My work life had gone to hell, too. That morning my boss—the same guy who’d called me an everlasting benefit a few weeks earlier—again used less-cordial language to state the obvious. The first few weeks of my leverage strategy had been a disaster. The market was recovering, but not the stocks I’d chosen.
This restaurant once had been a church, and the host seated me in the apse. Stained-glass windows still lined the walls. But images of saints had been replaced by those of local sports celebrities, and fourteen televisions hung in place of stations of the cross.
A waitress in black shorts and yellow jersey—colors of virtually every Pittsburgh team—said, “Something to drink for yunz? Special on Arn drafts.”
Pittsburghese. Yunz means you, and yunzes is both the plural and possessive. Arn is Iron City, a local beer. I ordered an Arn for Augie and a glass of cabernet for me.
This former church, Chaim, me—we were all lost in Pittsburgh, as Augie might say. Except that he, recreating himself in the image and likeness of Fred Newcomb, was not lost but thriving.
A text from Augie: Running late at work! On my way now. Sorry!
Most TVs showed sports, but one near me was tuned to news. The screen turned black with gold letters—G20: What’s th’Burgh in for?!!!
Footage of men and women at previous G20 sites, signs protesting not only economic injustice, but also pollution, multiple wars, human rights abuses, the slaughter of baby seals. In some cities, police only watched; in others they charged into the crowd.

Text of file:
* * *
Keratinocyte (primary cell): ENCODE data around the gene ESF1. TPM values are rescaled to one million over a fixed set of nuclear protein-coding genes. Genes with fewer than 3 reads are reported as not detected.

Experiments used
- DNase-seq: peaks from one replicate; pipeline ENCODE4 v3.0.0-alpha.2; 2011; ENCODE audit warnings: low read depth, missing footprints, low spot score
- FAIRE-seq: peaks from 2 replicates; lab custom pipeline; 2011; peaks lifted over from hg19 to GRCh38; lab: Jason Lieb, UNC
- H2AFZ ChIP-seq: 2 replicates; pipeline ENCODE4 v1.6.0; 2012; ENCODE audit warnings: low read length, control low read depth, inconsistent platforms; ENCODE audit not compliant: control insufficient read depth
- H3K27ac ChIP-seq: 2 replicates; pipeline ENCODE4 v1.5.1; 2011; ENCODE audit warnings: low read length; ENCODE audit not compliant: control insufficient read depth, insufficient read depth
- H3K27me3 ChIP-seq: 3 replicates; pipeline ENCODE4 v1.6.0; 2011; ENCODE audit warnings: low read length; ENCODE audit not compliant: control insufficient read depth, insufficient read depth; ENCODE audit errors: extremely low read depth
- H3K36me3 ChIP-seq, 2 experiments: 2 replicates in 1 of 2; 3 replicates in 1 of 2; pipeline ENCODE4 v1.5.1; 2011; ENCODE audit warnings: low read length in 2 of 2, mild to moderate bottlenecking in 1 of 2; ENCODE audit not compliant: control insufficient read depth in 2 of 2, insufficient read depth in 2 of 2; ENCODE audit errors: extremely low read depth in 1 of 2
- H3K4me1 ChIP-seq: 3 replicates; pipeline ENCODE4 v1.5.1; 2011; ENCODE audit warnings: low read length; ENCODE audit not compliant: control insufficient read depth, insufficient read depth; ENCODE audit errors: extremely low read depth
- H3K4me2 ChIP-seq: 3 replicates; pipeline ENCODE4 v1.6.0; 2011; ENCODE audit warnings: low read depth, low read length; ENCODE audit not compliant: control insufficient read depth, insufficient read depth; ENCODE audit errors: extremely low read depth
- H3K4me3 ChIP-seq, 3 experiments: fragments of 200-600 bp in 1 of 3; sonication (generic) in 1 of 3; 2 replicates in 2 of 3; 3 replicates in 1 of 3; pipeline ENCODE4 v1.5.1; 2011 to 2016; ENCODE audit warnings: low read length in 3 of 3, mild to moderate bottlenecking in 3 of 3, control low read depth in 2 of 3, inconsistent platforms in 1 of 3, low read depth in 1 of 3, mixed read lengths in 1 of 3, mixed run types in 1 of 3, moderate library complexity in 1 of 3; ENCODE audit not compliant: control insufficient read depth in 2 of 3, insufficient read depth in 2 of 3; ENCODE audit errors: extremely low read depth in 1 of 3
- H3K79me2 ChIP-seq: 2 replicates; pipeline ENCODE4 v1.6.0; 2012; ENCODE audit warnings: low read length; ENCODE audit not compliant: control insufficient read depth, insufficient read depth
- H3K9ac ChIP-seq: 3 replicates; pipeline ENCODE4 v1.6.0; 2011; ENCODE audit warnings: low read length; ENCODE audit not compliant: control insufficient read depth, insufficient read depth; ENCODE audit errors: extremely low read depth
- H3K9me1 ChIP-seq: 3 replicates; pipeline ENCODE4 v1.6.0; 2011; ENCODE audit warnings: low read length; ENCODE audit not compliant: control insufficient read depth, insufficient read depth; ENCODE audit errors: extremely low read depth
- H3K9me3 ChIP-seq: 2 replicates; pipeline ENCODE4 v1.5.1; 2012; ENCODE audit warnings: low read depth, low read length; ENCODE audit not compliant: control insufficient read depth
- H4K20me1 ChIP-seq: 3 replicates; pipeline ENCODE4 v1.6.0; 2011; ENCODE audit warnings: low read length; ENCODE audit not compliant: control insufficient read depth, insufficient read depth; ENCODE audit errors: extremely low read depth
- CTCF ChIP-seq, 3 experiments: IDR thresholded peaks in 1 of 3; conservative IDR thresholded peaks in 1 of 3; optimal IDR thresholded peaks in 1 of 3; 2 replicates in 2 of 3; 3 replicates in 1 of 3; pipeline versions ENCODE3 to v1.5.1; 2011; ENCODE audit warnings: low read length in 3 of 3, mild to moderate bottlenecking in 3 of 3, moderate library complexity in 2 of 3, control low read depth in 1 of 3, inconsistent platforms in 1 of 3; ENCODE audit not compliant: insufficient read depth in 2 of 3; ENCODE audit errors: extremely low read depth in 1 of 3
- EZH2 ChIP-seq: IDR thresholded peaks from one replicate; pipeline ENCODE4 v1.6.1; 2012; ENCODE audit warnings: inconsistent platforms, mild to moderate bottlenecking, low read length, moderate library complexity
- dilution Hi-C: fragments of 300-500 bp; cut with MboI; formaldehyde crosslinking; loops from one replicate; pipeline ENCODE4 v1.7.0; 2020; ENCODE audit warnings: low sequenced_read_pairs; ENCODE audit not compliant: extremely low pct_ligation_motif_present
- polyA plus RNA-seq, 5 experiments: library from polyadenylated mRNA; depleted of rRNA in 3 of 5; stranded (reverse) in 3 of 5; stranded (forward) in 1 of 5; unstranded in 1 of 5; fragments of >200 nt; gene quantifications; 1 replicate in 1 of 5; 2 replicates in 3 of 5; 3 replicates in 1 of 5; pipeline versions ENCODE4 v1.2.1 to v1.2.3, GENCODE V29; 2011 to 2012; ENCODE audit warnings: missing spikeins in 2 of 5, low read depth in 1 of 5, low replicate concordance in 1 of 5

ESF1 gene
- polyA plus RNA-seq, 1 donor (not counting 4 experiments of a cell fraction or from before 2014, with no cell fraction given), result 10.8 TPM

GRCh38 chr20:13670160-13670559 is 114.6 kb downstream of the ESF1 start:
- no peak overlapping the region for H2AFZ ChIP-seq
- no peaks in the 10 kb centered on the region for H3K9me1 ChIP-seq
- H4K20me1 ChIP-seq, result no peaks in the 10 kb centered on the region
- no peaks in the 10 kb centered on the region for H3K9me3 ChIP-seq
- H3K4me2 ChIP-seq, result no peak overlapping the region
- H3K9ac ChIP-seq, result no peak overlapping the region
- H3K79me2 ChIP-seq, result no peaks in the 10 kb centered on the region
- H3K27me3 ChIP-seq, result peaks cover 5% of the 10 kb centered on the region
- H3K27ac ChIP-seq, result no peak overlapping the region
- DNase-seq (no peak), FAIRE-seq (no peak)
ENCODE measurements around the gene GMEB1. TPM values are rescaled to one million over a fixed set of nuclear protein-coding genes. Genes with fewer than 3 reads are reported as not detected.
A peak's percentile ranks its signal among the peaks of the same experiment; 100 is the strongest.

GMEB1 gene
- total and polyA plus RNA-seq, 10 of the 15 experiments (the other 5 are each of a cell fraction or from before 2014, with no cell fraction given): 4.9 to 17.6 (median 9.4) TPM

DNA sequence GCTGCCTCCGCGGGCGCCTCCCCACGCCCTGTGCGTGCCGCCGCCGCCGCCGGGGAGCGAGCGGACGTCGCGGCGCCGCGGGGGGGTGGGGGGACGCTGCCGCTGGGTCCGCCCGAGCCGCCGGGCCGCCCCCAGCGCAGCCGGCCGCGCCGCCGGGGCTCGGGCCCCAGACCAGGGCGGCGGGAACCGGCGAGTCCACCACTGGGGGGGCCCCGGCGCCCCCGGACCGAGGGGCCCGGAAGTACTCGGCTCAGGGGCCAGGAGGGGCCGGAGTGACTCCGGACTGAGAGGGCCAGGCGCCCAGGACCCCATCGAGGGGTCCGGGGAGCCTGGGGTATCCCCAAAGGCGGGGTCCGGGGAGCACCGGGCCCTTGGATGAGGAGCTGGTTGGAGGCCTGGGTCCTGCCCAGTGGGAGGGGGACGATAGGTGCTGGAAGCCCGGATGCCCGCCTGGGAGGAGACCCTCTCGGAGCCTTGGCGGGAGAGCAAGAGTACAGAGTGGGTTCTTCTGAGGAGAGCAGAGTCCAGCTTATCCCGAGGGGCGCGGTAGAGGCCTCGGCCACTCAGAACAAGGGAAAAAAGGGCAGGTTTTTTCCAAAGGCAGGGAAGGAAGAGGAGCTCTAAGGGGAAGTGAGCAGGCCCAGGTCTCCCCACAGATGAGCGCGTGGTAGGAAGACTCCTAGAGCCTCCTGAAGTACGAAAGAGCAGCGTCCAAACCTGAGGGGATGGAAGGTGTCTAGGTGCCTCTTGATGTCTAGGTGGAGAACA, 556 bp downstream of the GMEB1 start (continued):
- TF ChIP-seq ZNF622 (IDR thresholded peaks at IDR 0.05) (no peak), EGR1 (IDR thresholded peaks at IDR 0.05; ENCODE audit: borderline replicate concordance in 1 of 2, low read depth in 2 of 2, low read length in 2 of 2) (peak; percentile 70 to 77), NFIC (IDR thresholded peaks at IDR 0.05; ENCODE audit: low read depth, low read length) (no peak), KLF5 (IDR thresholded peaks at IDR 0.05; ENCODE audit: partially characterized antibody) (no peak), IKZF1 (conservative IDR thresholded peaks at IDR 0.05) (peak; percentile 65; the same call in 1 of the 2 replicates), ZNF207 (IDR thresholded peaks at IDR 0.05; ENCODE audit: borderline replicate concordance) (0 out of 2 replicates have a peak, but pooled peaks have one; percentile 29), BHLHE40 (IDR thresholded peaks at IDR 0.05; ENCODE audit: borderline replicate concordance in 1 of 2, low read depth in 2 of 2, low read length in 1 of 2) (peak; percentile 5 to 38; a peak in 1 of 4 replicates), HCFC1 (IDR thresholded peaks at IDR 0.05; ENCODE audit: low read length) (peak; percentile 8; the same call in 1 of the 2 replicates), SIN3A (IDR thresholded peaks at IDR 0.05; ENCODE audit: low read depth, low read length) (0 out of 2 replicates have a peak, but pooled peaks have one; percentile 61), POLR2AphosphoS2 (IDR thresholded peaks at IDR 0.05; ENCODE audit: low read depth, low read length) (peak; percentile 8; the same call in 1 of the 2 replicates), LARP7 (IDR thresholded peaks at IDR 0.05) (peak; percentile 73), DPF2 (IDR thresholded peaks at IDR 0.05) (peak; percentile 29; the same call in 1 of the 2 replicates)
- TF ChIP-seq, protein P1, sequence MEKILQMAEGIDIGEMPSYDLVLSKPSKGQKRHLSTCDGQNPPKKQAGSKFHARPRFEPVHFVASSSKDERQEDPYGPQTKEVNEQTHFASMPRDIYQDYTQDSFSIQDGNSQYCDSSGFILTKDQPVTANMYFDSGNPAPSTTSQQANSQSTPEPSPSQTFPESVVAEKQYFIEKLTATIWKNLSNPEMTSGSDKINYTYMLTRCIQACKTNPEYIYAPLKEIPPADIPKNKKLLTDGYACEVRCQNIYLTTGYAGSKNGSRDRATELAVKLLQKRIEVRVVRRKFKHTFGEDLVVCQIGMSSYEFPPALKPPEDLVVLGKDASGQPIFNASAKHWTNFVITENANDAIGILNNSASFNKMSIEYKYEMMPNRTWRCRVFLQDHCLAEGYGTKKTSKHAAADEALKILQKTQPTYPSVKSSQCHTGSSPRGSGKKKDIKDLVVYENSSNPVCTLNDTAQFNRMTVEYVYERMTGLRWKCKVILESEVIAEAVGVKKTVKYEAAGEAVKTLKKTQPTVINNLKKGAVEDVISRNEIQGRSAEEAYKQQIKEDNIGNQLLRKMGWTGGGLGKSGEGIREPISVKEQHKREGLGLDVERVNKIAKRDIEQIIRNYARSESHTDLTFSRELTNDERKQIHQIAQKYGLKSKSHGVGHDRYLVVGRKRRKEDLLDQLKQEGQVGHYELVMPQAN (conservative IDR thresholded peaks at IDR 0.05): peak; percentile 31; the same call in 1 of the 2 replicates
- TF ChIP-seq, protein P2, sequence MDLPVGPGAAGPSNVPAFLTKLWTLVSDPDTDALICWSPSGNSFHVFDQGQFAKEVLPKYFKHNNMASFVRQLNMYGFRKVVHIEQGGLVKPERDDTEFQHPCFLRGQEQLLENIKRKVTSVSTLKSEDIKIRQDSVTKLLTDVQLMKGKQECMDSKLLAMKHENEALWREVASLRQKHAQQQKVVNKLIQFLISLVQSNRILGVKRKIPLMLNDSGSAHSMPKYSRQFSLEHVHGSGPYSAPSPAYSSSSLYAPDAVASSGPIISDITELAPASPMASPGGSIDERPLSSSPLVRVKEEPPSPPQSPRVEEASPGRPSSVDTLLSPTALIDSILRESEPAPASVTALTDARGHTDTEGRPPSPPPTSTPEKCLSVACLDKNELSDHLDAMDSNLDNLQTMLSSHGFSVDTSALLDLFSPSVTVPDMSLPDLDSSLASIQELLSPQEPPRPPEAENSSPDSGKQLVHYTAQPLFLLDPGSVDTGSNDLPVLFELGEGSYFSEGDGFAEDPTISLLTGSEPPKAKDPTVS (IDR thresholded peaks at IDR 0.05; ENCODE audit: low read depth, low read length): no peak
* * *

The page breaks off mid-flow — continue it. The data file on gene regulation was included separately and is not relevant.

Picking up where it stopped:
There were nuns among the protestors—could’ve been me, if things had played out differently. I admired the protestors’ commitment and enthusiasm. Naïve, though, to imagine that what they did would change anything important.
Augie sat down and took a sip of Arn. He pointed to the TV, which had switched to business coverage. “Market’s bouncing back, huh?”
“Think it’s a reversion to the mean?”
I’d explained reversion to the mean before, but who knew Augie was paying attention? Like a grandstanding middle-schooler, he took a notepad from his breast pocket and drew a series of peaks and valleys. “Prices move up and down.”
He drew a line across the midpoints of the peaks and valleys. “But prices eventually return to their long-term mean. When that happens, it’s a reversion to the mean.”
“Right,” I said. “But sometimes markets over-correct, go way above or below their long-term mean.” I took his pen and extended a peak. “After a slump, highs can be much higher. Your career over the last few months, for instance. Also true for big downside moves. Like mine.”
Patting my hand, Augie said, “The quarter’s only half over. You’ll rally. Ever hear of The Immaculate Reception?”
“Play in a Steelers game?”